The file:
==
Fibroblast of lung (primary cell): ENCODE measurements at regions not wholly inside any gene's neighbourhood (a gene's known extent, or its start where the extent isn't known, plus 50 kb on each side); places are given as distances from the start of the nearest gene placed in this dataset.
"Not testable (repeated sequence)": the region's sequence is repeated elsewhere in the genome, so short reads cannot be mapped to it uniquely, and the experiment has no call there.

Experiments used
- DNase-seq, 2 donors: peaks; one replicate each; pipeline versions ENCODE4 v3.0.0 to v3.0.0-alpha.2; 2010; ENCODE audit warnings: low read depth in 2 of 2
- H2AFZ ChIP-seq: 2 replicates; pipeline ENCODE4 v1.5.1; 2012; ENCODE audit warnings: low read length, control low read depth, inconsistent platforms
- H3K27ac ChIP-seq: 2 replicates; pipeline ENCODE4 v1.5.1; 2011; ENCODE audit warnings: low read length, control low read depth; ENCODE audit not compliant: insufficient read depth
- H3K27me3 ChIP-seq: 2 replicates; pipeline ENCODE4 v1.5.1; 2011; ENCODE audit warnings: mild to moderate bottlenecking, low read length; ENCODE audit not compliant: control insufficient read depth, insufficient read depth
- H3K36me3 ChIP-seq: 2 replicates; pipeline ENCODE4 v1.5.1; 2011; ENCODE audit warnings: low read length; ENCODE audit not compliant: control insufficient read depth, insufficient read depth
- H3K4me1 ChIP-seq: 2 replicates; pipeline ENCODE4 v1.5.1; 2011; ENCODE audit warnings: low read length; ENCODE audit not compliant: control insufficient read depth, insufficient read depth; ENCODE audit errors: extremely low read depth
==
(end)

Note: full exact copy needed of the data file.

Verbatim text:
Fibroblast of lung (primary cell): ENCODE measurements at regions not wholly inside any gene's neighbourhood (a gene's known extent, or its start where the extent isn't known, plus 50 kb on each side); places are given as distances from the start of the nearest gene placed in this dataset.
"Not testable (repeated sequence)": the region's sequence is repeated elsewhere in the genome, so short reads cannot be mapped to it uniquely, and the experiment has no call there.

Experiments used
- DNase-seq, 2 donors: peaks; one replicate each; pipeline versions ENCODE4 v3.0.0 to v3.0.0-alpha.2; 2010; ENCODE audit warnings: low read depth in 2 of 2
- H2AFZ ChIP-seq: 2 replicates; pipeline ENCODE4 v1.5.1; 2012; ENCODE audit warnings: low read length, control low read depth, inconsistent platforms
- H3K27ac ChIP-seq: 2 replicates; pipeline ENCODE4 v1.5.1; 2011; ENCODE audit warnings: low read length, control low read depth; ENCODE audit not compliant: insufficient read depth
- H3K27me3 ChIP-seq: 2 replicates; pipeline ENCODE4 v1.5.1; 2011; ENCODE audit warnings: mild to moderate bottlenecking, low read length; ENCODE audit not compliant: control insufficient read depth, insufficient read depth
- H3K36me3 ChIP-seq: 2 replicates; pipeline ENCODE4 v1.5.1; 2011; ENCODE audit warnings: low read length; ENCODE audit not compliant: control insufficient read depth, insufficient read depth
- H3K4me1 ChIP-seq: 2 replicates; pipeline ENCODE4 v1.5.1; 2011; ENCODE audit warnings: low read length; ENCODE audit not compliant: control insufficient read depth, insufficient read depth; ENCODE audit errors: extremely low read depth